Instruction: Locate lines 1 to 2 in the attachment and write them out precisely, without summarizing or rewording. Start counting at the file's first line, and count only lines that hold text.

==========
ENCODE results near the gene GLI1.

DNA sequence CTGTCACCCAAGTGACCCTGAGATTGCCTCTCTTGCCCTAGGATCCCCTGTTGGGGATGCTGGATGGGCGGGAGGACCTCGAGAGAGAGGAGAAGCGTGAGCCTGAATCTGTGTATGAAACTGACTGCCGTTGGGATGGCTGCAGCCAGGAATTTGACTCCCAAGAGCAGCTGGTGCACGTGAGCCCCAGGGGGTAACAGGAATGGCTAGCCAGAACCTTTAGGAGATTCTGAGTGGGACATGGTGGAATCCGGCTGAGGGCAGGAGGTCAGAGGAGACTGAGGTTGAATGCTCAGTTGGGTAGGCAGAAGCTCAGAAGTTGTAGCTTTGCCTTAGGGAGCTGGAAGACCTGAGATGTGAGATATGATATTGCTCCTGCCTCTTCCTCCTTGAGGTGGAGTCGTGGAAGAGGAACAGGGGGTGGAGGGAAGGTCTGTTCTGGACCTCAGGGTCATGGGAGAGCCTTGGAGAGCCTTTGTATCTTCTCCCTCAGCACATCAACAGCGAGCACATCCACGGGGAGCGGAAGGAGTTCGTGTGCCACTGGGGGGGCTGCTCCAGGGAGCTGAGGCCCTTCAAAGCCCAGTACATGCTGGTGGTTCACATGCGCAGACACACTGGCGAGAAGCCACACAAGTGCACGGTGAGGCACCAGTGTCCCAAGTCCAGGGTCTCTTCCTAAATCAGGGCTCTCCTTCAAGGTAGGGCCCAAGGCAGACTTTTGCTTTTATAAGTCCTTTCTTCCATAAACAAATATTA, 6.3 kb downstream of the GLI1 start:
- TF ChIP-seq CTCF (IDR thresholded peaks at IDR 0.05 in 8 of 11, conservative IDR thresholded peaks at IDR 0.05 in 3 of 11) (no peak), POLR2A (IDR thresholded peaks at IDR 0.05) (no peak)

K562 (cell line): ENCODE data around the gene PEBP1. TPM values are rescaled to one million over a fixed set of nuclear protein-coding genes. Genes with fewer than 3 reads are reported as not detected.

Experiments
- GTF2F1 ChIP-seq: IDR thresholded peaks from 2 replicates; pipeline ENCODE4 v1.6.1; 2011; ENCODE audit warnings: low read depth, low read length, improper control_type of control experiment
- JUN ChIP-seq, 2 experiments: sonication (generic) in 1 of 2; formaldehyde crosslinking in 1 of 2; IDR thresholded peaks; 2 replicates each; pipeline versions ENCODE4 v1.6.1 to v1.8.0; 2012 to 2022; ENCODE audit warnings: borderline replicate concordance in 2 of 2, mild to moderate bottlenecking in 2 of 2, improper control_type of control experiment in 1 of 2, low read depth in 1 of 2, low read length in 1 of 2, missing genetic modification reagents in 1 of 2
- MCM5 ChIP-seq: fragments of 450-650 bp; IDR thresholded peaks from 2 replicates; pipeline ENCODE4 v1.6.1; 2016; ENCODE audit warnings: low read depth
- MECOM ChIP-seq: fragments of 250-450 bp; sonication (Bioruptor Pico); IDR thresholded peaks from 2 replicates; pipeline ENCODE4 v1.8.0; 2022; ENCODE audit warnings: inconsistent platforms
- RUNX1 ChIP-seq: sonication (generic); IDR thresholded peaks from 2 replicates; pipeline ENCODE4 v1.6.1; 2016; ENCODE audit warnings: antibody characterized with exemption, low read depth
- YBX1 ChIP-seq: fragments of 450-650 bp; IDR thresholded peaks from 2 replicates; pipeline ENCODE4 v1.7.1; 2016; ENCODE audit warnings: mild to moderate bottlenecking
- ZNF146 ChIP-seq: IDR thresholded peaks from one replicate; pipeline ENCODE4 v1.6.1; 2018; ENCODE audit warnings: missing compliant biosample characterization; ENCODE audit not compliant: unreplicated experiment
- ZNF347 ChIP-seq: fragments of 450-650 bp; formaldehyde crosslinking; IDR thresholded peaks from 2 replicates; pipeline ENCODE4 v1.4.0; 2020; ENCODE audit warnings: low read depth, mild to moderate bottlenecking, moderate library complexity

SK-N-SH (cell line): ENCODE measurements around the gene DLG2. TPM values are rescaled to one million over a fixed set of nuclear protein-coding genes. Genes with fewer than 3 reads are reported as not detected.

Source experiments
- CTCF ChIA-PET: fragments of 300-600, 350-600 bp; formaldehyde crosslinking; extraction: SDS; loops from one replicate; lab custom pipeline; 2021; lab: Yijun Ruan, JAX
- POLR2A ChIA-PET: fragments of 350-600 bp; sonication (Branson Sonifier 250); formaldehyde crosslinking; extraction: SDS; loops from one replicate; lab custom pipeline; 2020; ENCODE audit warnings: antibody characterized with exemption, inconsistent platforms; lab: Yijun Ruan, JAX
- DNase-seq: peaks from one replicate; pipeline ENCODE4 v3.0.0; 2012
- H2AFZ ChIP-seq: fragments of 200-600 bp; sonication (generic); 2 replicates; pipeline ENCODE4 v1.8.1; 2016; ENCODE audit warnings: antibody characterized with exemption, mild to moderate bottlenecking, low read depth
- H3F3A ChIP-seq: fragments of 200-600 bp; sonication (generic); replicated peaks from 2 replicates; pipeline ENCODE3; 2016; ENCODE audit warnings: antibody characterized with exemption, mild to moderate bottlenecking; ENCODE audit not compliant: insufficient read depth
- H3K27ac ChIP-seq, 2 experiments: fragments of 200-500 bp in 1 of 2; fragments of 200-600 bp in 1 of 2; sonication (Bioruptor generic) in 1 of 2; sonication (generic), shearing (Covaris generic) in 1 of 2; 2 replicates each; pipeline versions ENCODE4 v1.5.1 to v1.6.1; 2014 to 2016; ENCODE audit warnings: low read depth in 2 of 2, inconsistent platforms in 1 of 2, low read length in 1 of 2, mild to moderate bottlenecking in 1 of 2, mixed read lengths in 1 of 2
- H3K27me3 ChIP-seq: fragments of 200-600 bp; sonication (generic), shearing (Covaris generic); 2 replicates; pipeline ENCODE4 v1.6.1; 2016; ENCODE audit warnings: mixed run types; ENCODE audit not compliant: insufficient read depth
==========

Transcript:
ENCODE results near the gene GLI1.

DNA sequence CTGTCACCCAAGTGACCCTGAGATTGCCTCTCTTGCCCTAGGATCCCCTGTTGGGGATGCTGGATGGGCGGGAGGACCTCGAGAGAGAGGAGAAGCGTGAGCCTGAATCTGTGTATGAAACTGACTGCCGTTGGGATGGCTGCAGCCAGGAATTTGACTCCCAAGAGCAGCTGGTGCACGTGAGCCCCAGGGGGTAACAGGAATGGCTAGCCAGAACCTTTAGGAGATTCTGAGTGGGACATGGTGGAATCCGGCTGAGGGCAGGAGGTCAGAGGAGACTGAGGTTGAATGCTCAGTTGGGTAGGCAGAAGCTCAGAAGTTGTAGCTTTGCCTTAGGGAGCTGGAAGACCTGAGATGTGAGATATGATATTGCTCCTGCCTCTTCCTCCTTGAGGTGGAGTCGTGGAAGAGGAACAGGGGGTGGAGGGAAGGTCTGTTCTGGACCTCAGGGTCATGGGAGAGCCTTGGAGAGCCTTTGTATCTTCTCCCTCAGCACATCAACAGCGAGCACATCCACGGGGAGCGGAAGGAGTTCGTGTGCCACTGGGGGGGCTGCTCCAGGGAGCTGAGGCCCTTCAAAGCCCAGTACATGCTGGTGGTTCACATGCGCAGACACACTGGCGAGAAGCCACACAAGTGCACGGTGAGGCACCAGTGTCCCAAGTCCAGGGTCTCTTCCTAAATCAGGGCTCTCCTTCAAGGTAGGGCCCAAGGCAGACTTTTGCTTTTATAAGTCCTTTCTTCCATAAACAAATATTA, 6.3 kb downstream of the GLI1 start: